There are then two instances of multiple cards from the series coming up for auction in decent numbers. In July 2016, a UK based company, Special Auction Services, auctioned 15 cards from the series, including a photograph of 8 cards. That photograph features a card of England captain Percy Chapman that is not among the 32 cards of which we hold the originals. The other 7 players are Maurice Leyland, Jack Hobbs, George Duckworth and Maurice Tate of England, along with Alan Kippax, Hunter Hendry and Bill Ponsford of Australia. However the image doesn’t include Bradman, albeit it’s possible the image of the other 7 cards could have included a Bradman, but if indeed one card was Bradman, it seems unlikely that his card wouldn’t feature in the main photograph that the auctioneer would choose to show.
What we knew from the original 32 cards is that the England players are all in the early part of the series. It’s now known that Chapman’s card, which states he is the “(Capt. English Team)” is card No.1, and the first player card we had before George’s help was Jack Hobbs, who is card No.3. The first Australian player card we knew about was Bill Ponsford, Australian opening batsman, card No.18. So it seemed likely, until the kind intervention of George from Sydney, there were 17 English player cards, of which we have 12. The England tour party totalled 17 selected players, so we could pretty much deduce with an element of certainty that the missing player cards were:
- Percy Chapman (Kent)
- Jack White (Somerset)
- Patsy Hendren (Middlesex)
- Ernest Tyldesley (Lancashire)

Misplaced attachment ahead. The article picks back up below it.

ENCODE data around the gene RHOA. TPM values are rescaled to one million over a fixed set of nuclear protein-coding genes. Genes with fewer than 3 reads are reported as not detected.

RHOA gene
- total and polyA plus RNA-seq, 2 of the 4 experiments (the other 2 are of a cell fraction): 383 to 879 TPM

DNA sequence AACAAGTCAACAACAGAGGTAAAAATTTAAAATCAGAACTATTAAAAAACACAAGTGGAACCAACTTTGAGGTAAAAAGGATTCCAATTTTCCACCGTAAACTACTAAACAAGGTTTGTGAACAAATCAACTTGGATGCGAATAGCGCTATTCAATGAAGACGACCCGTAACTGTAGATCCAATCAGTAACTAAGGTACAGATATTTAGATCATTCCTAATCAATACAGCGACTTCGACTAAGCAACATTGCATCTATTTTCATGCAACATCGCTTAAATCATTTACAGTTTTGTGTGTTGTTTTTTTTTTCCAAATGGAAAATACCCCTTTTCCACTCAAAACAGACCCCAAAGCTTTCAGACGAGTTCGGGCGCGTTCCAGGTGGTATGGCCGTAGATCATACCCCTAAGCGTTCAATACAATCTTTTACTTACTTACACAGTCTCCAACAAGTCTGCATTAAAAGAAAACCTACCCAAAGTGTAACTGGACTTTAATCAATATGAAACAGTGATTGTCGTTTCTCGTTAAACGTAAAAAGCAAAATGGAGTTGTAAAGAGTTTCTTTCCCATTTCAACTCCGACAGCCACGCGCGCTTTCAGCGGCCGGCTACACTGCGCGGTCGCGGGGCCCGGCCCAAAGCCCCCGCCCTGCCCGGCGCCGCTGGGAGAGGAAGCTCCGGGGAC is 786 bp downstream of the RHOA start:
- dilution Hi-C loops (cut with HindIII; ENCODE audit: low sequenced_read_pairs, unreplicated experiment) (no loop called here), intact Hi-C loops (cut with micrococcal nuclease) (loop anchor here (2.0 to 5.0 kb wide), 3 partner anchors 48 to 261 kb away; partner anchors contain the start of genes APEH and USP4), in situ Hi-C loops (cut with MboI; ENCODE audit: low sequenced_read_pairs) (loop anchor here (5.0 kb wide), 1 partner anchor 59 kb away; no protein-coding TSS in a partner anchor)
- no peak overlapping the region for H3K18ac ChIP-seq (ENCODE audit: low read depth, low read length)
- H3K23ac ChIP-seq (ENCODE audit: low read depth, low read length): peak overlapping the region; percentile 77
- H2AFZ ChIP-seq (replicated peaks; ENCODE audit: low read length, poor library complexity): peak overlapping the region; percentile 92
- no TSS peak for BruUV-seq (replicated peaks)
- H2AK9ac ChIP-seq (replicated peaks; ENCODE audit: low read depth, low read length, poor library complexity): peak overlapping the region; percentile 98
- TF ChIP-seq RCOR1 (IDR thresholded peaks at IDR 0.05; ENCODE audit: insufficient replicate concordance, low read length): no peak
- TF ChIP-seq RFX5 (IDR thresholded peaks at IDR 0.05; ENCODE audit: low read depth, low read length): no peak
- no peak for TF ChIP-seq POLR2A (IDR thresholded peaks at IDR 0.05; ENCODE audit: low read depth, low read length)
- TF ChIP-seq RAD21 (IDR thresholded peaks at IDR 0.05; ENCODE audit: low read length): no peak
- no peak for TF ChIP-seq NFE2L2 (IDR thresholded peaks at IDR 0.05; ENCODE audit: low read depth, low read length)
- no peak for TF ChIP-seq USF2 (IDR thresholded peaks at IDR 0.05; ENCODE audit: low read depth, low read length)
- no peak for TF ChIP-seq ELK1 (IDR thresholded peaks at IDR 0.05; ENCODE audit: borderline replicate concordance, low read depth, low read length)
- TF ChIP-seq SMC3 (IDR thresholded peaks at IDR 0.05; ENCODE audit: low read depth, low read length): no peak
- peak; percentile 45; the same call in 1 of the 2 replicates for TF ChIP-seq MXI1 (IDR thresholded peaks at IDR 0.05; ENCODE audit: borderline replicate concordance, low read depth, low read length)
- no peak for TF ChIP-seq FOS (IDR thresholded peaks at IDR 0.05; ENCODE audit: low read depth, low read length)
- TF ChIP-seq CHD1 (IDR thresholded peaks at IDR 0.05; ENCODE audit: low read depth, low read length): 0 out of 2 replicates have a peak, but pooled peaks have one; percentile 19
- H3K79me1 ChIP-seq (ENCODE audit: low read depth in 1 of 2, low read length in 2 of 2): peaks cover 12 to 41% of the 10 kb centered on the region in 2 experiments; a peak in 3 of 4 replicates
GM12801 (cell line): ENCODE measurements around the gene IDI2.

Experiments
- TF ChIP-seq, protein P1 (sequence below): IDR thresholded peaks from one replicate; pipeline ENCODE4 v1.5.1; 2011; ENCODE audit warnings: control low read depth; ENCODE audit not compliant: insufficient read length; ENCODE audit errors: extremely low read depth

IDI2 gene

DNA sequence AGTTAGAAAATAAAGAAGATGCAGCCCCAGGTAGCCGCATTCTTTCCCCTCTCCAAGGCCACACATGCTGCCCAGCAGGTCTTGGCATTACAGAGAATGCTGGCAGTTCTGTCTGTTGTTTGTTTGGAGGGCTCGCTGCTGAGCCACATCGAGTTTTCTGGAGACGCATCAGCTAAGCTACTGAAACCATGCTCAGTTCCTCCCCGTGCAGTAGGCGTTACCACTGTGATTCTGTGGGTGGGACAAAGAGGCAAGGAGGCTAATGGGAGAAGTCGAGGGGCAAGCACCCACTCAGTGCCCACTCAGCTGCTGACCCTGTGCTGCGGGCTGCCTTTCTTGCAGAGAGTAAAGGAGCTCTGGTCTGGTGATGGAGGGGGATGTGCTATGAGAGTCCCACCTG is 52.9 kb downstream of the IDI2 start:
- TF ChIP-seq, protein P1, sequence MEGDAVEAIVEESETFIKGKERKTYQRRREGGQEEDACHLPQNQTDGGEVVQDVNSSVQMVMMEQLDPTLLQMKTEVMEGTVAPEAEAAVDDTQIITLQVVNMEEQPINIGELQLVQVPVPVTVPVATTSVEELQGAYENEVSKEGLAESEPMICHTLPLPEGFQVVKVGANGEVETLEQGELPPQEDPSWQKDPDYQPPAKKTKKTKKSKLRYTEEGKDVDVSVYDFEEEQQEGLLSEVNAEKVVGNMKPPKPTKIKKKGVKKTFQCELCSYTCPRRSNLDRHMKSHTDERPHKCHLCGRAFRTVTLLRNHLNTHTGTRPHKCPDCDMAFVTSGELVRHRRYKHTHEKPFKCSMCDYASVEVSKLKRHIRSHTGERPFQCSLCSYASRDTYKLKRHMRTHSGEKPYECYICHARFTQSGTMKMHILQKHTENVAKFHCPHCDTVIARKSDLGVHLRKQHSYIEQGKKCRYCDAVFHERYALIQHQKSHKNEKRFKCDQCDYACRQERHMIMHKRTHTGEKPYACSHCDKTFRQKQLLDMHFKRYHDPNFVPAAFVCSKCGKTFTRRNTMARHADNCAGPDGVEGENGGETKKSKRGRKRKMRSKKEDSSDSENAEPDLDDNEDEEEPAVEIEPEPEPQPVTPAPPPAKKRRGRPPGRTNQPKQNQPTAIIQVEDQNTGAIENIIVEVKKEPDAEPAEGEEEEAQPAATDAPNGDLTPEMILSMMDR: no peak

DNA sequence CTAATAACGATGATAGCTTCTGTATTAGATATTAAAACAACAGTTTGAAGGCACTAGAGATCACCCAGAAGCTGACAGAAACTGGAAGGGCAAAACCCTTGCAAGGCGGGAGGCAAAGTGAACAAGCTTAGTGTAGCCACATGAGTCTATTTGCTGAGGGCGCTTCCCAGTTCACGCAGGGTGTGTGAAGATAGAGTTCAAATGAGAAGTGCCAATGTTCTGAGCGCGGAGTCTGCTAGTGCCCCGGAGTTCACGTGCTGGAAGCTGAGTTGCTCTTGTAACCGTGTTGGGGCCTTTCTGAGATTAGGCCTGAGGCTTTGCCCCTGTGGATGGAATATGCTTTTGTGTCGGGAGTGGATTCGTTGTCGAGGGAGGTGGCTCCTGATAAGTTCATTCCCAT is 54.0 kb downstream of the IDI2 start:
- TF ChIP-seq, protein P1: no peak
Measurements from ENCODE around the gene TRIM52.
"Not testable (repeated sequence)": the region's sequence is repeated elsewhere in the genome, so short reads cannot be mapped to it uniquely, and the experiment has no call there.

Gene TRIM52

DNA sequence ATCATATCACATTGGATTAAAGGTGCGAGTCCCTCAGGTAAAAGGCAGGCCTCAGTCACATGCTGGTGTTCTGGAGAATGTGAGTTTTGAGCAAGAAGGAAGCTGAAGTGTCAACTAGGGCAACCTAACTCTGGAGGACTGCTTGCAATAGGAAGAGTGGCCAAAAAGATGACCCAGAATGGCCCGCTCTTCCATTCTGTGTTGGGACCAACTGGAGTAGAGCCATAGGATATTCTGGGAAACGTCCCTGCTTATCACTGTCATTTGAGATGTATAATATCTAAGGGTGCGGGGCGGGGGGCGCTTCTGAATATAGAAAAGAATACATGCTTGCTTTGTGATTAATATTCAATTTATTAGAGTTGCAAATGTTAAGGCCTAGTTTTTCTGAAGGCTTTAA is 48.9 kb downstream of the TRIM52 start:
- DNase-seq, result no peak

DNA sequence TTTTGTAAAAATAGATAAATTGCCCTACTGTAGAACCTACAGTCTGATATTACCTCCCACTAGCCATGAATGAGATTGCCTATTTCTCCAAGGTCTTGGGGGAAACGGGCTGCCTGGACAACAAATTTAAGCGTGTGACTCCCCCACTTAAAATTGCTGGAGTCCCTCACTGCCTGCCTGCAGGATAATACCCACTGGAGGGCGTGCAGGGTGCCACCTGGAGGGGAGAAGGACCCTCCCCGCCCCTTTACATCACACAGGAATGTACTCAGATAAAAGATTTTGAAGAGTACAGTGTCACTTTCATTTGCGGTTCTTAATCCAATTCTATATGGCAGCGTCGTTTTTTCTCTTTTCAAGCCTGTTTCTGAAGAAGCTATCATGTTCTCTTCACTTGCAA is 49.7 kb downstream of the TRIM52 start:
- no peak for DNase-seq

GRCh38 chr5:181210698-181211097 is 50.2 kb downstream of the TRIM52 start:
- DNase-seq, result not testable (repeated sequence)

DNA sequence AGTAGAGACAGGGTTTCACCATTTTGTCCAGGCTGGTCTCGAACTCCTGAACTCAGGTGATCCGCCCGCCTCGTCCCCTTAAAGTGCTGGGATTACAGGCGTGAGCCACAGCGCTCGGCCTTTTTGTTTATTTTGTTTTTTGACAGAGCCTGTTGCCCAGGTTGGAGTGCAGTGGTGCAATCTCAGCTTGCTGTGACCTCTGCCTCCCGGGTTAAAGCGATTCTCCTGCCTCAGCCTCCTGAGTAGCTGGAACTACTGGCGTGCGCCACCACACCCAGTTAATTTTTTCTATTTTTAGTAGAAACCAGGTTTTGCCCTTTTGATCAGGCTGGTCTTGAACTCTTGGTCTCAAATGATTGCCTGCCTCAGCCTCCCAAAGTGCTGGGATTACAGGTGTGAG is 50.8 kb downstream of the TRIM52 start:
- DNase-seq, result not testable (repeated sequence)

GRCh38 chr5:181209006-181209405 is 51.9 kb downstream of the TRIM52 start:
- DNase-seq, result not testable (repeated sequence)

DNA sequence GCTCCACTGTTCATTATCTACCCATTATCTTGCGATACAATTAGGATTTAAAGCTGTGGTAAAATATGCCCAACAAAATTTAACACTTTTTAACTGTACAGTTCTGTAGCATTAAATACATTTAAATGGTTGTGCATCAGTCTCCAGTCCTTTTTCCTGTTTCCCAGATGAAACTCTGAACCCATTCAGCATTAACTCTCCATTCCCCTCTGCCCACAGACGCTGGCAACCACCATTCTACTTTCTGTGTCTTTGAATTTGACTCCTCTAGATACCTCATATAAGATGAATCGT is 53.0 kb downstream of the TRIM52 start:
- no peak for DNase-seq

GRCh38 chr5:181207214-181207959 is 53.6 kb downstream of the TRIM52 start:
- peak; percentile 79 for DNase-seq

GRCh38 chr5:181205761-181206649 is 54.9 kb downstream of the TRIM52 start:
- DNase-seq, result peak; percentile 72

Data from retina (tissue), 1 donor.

- Sam Staples (Nottinghamshire)
However we were wrong! Sam Staples played in the last 3 Test matches against South Africa and was selecteded for the Ashes Tour party, however he fell evidently seriously ill and was either sent home on arrival or perhaps never even boarded the ship’s gangplank. George’s cards confirm that he is not included, that veteran Australian Test player Jack Ryder is included at no.17, so Jack White’s card, of which we still don’t have a copy and thanks to George it remains the only card we don’t have, is by default no.2, which makes sense as he was vice captain.
The missing Australian player cards were much harder to guess at, however they are cards 24, 25 and 26. Jack Ryder (the only confirmed missing card we now know is card 17), Clarrie Grimmett and Jack Gregory all featured in the First Test, Otto Nothling featured in the Second Test, Ted a’Beckett in the Third and Fourth Tests, and Percy Hornibrook played in the Fifth Test, as did Jack Ryder who was recalled, and who, see is confirmed as one of the missing Australians. It was hard to imagine that Grimmett was not among the three cards, and indeed George’s intervention confirmed that in addition to Ryder the other missing players are Jack Gregory, Otto Nothling and Clarrie Grimmett.
The second auction occurred 9 years earlier in March 2007 at the Australian auction house Leski & Co of Melbourne. They auctioned 12 cards of the 40 which they described as an “extremely rare set”, and noted in addition to a photograph of Percy Chapman’s card that the lot was “including A.P.F. Chapman, J.C. White & W. Oldfield”. So it seems absolutely unlikely that Bradman was amongst the other 9 cards or for sure he would have been mentioned. It seems the same auction is featured on the Carter’s website, again using the photograph of Percy Chapman’s card, noting that the lot is “including A.P.F. Chapman, J. Ryder and A. Jackson”. Again, Bradman would have been mentioned if he was one of the 12 cards going under the hammer.